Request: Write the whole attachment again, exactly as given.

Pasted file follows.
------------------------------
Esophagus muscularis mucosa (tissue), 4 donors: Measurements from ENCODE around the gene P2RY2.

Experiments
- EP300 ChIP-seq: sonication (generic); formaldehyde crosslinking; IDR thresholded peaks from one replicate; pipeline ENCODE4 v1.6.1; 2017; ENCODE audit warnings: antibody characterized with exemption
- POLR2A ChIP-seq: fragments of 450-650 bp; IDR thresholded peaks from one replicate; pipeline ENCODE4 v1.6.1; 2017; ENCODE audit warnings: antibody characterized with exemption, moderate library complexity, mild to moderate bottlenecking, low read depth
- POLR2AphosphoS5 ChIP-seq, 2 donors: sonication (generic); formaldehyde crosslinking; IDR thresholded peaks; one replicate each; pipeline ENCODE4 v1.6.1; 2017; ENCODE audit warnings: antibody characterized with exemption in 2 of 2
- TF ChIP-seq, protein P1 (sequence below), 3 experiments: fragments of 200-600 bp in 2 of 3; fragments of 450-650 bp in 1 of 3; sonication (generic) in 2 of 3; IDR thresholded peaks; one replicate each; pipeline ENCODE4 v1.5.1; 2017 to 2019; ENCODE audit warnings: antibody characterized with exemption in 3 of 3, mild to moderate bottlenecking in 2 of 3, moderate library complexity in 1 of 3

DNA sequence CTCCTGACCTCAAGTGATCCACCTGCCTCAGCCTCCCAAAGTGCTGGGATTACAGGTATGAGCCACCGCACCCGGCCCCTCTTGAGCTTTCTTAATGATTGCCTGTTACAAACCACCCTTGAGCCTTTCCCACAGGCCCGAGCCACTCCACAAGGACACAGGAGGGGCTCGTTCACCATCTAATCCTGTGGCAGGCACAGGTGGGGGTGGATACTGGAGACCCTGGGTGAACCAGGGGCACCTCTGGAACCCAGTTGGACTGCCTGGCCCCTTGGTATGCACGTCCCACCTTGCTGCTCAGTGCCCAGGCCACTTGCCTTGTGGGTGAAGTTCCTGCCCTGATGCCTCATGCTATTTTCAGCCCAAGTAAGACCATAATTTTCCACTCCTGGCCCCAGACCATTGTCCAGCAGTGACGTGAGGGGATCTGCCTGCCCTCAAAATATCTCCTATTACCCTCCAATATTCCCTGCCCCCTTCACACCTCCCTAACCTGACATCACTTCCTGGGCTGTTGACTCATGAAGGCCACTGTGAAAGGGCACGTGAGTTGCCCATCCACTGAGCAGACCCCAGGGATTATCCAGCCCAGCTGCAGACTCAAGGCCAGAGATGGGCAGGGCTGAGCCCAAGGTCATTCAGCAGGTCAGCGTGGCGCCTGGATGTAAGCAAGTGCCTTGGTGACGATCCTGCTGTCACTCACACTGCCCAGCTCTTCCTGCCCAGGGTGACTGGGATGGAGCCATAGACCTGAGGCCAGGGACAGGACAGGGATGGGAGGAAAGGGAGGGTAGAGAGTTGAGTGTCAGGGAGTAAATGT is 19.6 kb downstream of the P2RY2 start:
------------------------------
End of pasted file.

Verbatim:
Esophagus muscularis mucosa (tissue), 4 donors: Measurements from ENCODE around the gene P2RY2.

Experiments
- EP300 ChIP-seq: sonication (generic); formaldehyde crosslinking; IDR thresholded peaks from one replicate; pipeline ENCODE4 v1.6.1; 2017; ENCODE audit warnings: antibody characterized with exemption
- POLR2A ChIP-seq: fragments of 450-650 bp; IDR thresholded peaks from one replicate; pipeline ENCODE4 v1.6.1; 2017; ENCODE audit warnings: antibody characterized with exemption, moderate library complexity, mild to moderate bottlenecking, low read depth
- POLR2AphosphoS5 ChIP-seq, 2 donors: sonication (generic); formaldehyde crosslinking; IDR thresholded peaks; one replicate each; pipeline ENCODE4 v1.6.1; 2017; ENCODE audit warnings: antibody characterized with exemption in 2 of 2
- TF ChIP-seq, protein P1 (sequence below), 3 experiments: fragments of 200-600 bp in 2 of 3; fragments of 450-650 bp in 1 of 3; sonication (generic) in 2 of 3; IDR thresholded peaks; one replicate each; pipeline ENCODE4 v1.5.1; 2017 to 2019; ENCODE audit warnings: antibody characterized with exemption in 3 of 3, mild to moderate bottlenecking in 2 of 3, moderate library complexity in 1 of 3

DNA sequence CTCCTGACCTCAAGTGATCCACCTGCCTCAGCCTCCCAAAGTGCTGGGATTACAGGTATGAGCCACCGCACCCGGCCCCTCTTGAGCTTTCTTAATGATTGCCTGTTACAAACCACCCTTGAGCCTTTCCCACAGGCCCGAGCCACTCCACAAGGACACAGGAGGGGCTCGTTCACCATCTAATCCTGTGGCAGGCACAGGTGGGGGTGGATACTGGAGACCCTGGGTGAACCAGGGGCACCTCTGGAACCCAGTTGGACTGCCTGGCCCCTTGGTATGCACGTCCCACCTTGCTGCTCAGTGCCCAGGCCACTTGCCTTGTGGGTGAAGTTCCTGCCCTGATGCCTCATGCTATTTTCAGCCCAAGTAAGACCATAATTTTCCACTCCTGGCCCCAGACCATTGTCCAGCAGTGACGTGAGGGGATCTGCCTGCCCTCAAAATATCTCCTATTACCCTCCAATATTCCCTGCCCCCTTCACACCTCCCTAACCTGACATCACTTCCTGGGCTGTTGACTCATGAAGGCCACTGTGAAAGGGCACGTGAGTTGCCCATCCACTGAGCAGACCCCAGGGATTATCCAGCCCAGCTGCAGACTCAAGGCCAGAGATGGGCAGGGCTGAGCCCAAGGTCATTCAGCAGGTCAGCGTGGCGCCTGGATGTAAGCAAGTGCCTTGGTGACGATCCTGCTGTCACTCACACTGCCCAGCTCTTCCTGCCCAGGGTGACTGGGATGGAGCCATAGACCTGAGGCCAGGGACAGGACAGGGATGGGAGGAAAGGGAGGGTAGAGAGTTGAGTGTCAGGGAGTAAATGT is 19.6 kb downstream of the P2RY2 start: